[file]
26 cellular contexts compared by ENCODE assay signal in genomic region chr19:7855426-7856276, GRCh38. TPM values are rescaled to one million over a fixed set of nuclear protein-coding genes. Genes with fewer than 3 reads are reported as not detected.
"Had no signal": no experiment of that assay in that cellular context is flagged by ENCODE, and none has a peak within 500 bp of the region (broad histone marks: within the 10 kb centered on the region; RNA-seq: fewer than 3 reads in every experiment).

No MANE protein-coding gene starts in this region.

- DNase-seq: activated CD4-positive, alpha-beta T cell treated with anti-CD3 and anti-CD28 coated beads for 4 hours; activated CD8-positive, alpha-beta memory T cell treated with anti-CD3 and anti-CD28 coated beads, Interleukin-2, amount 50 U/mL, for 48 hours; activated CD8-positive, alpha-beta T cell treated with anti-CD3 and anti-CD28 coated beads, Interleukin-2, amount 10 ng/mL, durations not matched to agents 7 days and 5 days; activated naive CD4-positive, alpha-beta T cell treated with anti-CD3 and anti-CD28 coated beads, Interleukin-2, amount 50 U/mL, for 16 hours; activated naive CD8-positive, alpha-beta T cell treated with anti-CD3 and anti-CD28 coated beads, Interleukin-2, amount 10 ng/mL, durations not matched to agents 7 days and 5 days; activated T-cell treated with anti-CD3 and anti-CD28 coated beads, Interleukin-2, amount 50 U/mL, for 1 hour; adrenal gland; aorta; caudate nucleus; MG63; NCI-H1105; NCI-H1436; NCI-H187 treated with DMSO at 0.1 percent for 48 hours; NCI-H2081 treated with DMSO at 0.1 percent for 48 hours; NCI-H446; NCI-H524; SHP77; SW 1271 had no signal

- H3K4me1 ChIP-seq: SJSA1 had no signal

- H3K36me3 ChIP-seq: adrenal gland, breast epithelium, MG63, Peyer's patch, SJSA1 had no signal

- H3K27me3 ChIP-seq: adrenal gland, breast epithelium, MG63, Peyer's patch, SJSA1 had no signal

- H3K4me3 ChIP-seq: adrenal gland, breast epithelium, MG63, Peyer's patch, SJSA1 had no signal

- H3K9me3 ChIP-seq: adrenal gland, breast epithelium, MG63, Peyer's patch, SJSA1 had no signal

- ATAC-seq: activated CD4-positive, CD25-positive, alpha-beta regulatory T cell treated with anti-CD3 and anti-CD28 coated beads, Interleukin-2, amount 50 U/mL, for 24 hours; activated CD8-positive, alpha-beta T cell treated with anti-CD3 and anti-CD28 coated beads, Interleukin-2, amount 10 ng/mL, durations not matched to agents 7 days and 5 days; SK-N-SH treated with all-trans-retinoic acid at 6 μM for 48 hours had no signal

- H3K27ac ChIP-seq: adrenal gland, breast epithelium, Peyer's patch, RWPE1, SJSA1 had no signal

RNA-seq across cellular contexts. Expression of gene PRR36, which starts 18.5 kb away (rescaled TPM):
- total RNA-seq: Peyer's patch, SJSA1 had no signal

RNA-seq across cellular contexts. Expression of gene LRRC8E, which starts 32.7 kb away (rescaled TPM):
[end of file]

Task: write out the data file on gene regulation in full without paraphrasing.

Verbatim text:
26 cellular contexts compared by ENCODE assay signal in genomic region chr19:7855426-7856276, GRCh38. TPM values are rescaled to one million over a fixed set of nuclear protein-coding genes. Genes with fewer than 3 reads are reported as not detected.
"Had no signal": no experiment of that assay in that cellular context is flagged by ENCODE, and none has a peak within 500 bp of the region (broad histone marks: within the 10 kb centered on the region; RNA-seq: fewer than 3 reads in every experiment).

No MANE protein-coding gene starts in this region.

- DNase-seq: activated CD4-positive, alpha-beta T cell treated with anti-CD3 and anti-CD28 coated beads for 4 hours; activated CD8-positive, alpha-beta memory T cell treated with anti-CD3 and anti-CD28 coated beads, Interleukin-2, amount 50 U/mL, for 48 hours; activated CD8-positive, alpha-beta T cell treated with anti-CD3 and anti-CD28 coated beads, Interleukin-2, amount 10 ng/mL, durations not matched to agents 7 days and 5 days; activated naive CD4-positive, alpha-beta T cell treated with anti-CD3 and anti-CD28 coated beads, Interleukin-2, amount 50 U/mL, for 16 hours; activated naive CD8-positive, alpha-beta T cell treated with anti-CD3 and anti-CD28 coated beads, Interleukin-2, amount 10 ng/mL, durations not matched to agents 7 days and 5 days; activated T-cell treated with anti-CD3 and anti-CD28 coated beads, Interleukin-2, amount 50 U/mL, for 1 hour; adrenal gland; aorta; caudate nucleus; MG63; NCI-H1105; NCI-H1436; NCI-H187 treated with DMSO at 0.1 percent for 48 hours; NCI-H2081 treated with DMSO at 0.1 percent for 48 hours; NCI-H446; NCI-H524; SHP77; SW 1271 had no signal

- H3K4me1 ChIP-seq: SJSA1 had no signal

- H3K36me3 ChIP-seq: adrenal gland, breast epithelium, MG63, Peyer's patch, SJSA1 had no signal

- H3K27me3 ChIP-seq: adrenal gland, breast epithelium, MG63, Peyer's patch, SJSA1 had no signal

- H3K4me3 ChIP-seq: adrenal gland, breast epithelium, MG63, Peyer's patch, SJSA1 had no signal

- H3K9me3 ChIP-seq: adrenal gland, breast epithelium, MG63, Peyer's patch, SJSA1 had no signal

- ATAC-seq: activated CD4-positive, CD25-positive, alpha-beta regulatory T cell treated with anti-CD3 and anti-CD28 coated beads, Interleukin-2, amount 50 U/mL, for 24 hours; activated CD8-positive, alpha-beta T cell treated with anti-CD3 and anti-CD28 coated beads, Interleukin-2, amount 10 ng/mL, durations not matched to agents 7 days and 5 days; SK-N-SH treated with all-trans-retinoic acid at 6 μM for 48 hours had no signal

- H3K27ac ChIP-seq: adrenal gland, breast epithelium, Peyer's patch, RWPE1, SJSA1 had no signal

RNA-seq across cellular contexts. Expression of gene PRR36, which starts 18.5 kb away (rescaled TPM):
- total RNA-seq: Peyer's patch, SJSA1 had no signal

RNA-seq across cellular contexts. Expression of gene LRRC8E, which starts 32.7 kb away (rescaled TPM):